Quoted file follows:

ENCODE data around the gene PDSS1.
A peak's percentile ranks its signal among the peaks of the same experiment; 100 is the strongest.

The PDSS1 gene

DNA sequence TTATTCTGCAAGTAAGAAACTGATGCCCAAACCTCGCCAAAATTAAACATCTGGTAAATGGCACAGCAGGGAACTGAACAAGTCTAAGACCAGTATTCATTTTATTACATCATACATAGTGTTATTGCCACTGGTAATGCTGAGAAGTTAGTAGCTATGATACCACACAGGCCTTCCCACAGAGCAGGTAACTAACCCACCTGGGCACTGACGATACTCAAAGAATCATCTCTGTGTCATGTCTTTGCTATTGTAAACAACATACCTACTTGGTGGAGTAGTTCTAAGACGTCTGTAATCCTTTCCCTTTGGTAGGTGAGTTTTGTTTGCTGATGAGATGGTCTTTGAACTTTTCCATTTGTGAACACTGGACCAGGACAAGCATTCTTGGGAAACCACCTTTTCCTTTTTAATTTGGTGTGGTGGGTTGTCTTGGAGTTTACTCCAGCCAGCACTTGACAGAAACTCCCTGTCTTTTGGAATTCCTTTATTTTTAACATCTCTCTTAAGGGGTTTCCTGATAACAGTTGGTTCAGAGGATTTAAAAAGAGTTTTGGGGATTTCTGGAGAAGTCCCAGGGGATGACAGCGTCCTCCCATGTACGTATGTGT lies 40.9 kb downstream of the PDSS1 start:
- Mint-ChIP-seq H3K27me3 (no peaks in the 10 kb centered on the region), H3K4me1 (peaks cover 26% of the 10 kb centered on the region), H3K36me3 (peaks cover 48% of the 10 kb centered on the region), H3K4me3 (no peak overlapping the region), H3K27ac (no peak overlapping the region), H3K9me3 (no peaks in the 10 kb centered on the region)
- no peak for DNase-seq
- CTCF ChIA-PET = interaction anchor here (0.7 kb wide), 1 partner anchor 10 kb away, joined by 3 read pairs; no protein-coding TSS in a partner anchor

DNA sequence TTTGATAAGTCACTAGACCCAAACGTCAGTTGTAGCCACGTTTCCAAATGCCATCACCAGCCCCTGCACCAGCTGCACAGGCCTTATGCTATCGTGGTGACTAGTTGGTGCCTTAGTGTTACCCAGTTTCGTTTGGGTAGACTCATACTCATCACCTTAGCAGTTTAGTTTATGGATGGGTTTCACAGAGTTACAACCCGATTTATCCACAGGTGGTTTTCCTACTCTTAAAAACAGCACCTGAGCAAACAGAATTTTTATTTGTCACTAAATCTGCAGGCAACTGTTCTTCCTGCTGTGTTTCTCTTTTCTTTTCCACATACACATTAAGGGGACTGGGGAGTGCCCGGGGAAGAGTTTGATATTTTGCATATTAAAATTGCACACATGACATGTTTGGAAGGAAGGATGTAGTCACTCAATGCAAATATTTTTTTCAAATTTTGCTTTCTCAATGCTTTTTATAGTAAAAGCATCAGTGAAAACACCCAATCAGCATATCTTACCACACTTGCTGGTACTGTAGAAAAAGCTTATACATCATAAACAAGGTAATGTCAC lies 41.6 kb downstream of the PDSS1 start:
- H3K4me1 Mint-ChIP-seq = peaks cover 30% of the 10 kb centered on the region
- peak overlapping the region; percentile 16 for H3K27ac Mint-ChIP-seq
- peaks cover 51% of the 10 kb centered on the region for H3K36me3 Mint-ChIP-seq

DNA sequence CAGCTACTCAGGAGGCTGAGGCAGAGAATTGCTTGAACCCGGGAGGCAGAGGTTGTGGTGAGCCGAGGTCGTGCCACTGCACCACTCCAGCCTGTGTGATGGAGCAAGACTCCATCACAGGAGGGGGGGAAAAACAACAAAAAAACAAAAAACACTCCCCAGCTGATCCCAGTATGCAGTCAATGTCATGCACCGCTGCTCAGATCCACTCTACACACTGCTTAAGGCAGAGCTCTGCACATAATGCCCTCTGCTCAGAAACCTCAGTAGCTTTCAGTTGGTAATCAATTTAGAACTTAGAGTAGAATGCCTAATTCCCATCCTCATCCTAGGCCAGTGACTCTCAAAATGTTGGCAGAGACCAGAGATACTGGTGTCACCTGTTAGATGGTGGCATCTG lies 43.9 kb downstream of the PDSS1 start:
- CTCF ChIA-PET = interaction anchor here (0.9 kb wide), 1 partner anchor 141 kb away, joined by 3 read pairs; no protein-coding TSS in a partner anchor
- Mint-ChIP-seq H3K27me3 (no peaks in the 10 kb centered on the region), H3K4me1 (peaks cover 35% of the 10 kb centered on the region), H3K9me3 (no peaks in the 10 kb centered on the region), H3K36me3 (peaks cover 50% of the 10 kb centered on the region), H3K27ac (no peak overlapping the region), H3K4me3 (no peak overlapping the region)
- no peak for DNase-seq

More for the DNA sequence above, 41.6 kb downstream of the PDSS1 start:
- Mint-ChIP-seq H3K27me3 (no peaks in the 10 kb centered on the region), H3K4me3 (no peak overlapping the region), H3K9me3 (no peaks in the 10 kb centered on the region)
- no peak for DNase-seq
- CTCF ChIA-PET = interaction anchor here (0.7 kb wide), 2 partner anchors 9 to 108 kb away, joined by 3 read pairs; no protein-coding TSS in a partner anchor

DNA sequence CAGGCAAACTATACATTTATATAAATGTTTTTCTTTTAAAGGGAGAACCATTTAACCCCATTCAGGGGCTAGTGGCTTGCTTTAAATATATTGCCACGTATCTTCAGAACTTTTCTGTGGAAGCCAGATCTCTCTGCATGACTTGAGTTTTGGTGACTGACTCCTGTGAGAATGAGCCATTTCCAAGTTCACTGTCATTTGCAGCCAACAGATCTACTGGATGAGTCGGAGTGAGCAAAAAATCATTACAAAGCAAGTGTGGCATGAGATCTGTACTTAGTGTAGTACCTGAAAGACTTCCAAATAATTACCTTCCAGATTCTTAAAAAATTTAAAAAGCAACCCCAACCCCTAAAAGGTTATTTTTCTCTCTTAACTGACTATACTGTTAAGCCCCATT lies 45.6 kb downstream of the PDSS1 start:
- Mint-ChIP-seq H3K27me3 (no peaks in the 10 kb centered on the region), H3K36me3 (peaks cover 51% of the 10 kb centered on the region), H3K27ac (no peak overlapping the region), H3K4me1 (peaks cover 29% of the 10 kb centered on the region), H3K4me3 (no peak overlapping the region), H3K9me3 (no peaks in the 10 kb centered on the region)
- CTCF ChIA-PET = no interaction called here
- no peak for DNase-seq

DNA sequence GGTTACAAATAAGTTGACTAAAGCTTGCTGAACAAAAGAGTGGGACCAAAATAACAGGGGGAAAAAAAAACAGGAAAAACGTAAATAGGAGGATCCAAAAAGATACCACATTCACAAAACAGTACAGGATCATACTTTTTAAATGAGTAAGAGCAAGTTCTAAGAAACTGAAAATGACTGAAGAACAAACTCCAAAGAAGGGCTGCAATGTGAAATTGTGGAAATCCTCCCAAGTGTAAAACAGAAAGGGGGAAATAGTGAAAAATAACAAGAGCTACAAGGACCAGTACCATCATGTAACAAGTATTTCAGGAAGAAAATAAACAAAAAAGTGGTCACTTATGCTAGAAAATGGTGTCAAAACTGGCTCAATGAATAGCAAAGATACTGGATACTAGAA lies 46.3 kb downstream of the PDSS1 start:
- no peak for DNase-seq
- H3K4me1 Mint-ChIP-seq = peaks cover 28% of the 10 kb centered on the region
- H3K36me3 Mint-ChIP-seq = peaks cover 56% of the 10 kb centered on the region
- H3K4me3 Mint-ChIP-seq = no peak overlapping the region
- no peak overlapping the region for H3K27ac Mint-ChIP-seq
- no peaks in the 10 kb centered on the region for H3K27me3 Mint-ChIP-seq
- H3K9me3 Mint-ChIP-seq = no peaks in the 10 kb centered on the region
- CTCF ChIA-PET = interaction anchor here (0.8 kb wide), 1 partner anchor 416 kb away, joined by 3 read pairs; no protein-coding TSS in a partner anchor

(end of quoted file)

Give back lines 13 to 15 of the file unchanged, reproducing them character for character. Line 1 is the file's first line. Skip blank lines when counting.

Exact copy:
- CTCF ChIA-PET = interaction anchor here (0.9 kb wide), 1 partner anchor 141 kb away, joined by 3 read pairs; no protein-coding TSS in a partner anchor
- Mint-ChIP-seq H3K27me3 (no peaks in the 10 kb centered on the region), H3K4me1 (peaks cover 35% of the 10 kb centered on the region), H3K9me3 (no peaks in the 10 kb centered on the region), H3K36me3 (peaks cover 50% of the 10 kb centered on the region), H3K27ac (no peak overlapping the region), H3K4me3 (no peak overlapping the region)
- no peak for DNase-seq